Besides, devs aren’t mfg workers. They are, usually, highly educated and skilled professionals. They should take advantage of that and negotiate their contract of employment individually. And many do just that because it is beneficial and not a rubber stamp to be another widget in the workplace.

BTW, crunch isn’t a reason to unionize. Many studious have already established anti-crunch policies as a way to attract talent. That will continue. Why? Because a good dev is not easily replaced, especially if they can negotiate their own contract.

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Alex Willis

The biggest issue, IMO at the moment, is that unions lead to offshoring labor. Setting artificial wages and other demands on top of what is already a lucrative solution to cut costs will do that. You can’t force a company to build things in the US when there are cheaper solutions outside of the US, right? It is a global marketplace.

This is the “workers as hostage” argument. It puts the burden for the profitability of the company on the shoulders of the workers, rather than on management. But as most non-management workers tend to have a narrow mandate, “profitability” writ large tends to fall outside their purview. Explaining to a janitor why he can’t have a dental plan because widgets are cheaper in Mongolia puts an undue and unethical burden on that person.

It IS a global marketplace. That is probably the most challenging argument against a union from a macro-finance point of view. But citizens and politicians should demand more of companies so that they’re not being extorted by these companies “give us a deal or we’ll do business onshore!”. Tax relief, special deals, legal exemptions, and all the incredible ways corporations skirt their civic obligations should come with a price tag: if they want to do business in your country, and get deals, they need to pay your citizens’ workers a fair wage. The entire economy benefits from that.

Besides, devs aren’t mfg workers. They are, usually, highly educated and skilled professionals. They should take advantage of that and negotiate their contract of employment individually. And many do just that because it is beneficial and not a rubber stamp to be another widget in the workplace.

Some devs ARE “workers”. In larger studios, you get a templated work contract and slotted into an HR-formatted job. I know lots of people who work at Ubisoft Montreal and Toronto, and many of them have zero latitude in their contracts, because they’re filling a role. The person in that role can easily be replaced. Most devs have no leverage: the marketplace is saturated with talent. Typically, negotiated contracts are only available if a person is a) moving into management or b) a content expert that cannot easily be found elsewhere. Do you know anybody working in QA? Ask them about when they got started, and if they had ANY leverage or security.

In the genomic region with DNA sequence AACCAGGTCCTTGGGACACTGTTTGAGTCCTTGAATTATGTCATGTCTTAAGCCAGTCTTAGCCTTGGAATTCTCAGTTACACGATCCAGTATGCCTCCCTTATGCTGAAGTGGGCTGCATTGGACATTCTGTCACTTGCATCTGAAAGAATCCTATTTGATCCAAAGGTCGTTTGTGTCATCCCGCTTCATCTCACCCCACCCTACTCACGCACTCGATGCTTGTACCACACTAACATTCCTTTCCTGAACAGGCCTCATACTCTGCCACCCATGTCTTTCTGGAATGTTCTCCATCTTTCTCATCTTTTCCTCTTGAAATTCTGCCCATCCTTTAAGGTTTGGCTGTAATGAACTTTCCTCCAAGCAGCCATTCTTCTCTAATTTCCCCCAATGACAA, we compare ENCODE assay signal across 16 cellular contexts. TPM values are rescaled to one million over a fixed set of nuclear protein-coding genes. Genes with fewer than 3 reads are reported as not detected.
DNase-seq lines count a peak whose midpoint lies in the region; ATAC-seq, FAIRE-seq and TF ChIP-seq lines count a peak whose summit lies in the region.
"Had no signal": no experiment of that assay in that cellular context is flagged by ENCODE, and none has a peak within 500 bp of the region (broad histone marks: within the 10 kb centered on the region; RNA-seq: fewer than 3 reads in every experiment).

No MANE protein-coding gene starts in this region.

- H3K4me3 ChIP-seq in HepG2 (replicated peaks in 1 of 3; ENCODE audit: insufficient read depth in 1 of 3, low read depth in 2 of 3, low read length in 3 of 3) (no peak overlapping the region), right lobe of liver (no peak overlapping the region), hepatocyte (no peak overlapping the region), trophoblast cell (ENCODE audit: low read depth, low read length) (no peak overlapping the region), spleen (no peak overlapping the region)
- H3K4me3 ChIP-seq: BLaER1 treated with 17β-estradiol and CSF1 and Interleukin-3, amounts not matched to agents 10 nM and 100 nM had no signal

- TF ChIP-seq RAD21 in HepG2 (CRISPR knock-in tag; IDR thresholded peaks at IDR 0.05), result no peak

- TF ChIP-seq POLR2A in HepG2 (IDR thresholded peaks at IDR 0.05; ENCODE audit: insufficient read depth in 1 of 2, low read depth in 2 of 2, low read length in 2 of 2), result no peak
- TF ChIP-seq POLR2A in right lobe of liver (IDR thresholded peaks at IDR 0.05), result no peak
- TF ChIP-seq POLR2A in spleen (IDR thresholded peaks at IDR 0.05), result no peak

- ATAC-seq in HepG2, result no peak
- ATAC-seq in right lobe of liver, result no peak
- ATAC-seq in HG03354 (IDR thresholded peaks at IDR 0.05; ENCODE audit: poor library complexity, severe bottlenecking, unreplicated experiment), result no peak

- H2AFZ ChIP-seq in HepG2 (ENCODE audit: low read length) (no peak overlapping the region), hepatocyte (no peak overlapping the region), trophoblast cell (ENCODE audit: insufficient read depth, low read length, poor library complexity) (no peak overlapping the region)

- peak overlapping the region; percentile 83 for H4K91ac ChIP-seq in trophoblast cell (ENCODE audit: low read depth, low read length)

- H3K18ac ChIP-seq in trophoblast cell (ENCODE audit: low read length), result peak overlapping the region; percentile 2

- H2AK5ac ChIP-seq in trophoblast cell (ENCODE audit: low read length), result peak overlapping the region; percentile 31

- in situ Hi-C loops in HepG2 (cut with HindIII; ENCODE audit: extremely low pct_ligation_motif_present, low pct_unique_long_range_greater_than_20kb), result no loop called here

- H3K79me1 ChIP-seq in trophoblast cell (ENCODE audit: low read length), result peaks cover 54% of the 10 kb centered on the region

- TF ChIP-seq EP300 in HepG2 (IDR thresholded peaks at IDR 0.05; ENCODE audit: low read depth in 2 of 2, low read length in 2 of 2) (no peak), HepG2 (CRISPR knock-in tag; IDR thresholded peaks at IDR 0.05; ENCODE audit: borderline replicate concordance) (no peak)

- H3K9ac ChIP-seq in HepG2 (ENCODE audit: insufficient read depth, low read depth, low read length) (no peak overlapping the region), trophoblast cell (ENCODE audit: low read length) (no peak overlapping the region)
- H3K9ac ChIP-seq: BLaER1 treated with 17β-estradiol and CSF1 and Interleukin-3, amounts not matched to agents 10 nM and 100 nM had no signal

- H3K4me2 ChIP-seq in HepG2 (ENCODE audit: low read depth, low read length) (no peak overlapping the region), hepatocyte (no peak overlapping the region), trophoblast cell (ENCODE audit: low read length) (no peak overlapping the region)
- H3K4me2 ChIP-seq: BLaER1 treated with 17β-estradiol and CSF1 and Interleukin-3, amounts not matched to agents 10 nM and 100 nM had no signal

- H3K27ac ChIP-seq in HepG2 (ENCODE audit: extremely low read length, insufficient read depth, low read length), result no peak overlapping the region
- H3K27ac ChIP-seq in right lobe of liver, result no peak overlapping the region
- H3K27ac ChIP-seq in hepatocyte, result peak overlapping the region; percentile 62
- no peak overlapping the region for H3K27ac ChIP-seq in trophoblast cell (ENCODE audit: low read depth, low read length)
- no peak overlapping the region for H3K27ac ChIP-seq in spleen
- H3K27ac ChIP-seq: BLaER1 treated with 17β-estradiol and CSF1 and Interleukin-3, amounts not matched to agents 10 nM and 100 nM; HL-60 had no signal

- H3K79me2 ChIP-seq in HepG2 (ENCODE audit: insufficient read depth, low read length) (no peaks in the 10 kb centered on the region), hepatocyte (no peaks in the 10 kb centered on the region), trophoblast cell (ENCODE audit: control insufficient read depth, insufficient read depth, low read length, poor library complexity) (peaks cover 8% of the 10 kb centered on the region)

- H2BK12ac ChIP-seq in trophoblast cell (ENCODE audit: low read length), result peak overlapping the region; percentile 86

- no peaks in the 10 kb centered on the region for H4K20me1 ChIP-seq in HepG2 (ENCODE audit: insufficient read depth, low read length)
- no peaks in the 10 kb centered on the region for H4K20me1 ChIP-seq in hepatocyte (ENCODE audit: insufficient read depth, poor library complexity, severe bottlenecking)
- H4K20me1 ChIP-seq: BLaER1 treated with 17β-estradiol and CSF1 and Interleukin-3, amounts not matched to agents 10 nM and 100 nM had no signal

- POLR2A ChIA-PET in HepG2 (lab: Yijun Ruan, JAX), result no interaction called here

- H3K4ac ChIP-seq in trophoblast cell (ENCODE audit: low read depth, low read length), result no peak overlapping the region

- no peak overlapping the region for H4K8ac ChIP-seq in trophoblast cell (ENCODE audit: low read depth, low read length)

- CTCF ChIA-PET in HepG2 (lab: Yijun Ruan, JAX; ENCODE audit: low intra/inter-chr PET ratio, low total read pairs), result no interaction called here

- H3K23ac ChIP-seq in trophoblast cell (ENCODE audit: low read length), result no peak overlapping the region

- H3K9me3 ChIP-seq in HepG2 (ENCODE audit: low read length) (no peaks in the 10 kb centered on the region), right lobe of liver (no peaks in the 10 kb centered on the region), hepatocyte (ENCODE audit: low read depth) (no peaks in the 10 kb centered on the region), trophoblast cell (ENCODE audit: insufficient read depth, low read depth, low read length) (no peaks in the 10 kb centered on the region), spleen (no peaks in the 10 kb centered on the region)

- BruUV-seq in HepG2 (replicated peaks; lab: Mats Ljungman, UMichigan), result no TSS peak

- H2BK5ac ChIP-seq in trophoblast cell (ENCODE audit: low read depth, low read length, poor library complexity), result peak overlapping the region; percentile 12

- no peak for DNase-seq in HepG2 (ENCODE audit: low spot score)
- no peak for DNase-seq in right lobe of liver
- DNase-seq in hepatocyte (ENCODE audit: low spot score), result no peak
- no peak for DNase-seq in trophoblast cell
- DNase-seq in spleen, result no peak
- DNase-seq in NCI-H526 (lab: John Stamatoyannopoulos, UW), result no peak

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Utakata

Mr. Willis, I am glad you are around to explain the finer details. As I have little or no patience to do so. Please keep up the good work. Thank you. /bows

Mr. rafael, please think of the Lyn Gunners available tomorrow for B&S instead. I know I will. So let’s be happy together for this! Thank you. /bows <3

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A Dad Supreme

I think the real question/issue is how the actual developers will accept or react to this news.

Some unions come with a lot of power, some don’t. Police/fire unions like the FOP are very strong while employees of a state government have unions like the CWA that typically aren’t. There is not telling which side of the power scale a “developer’s union” will fall on.

You guys like free bagels, swag and catered lunch/parties, events? Guess what? Now management no longer pays for that.
Your hours suck because sometimes you have a massive crunch where you have to sleep here to push a product? Guess what? Now you will be paid overtime but are on REAL timetables and if you don’t make them, you will get fired per your union agreement and we will hire someone else.
Excellent dental, medical, vacation packages? Guess what? Now we have higher costs so you have to pay more for them.
Getting a lot more union grievances about women and minorities not getting promotions? Welcome to a new workplace where employees are now accused by other employees of getting ahead simply because they “check a box” when the union represents them.
Moving expenses paid from one state to another? Sorry, management can’t cover those costs. We will be shutting down our studio in California and moving it to Omaha. If you want your job, it’s still yours but you have to get there on your own.
Let’s not forget the employees who actually have a good situation without unions who will not like to give up anything for what they have now. A lot of unionized places have problems because almost half of the workers don’t want one.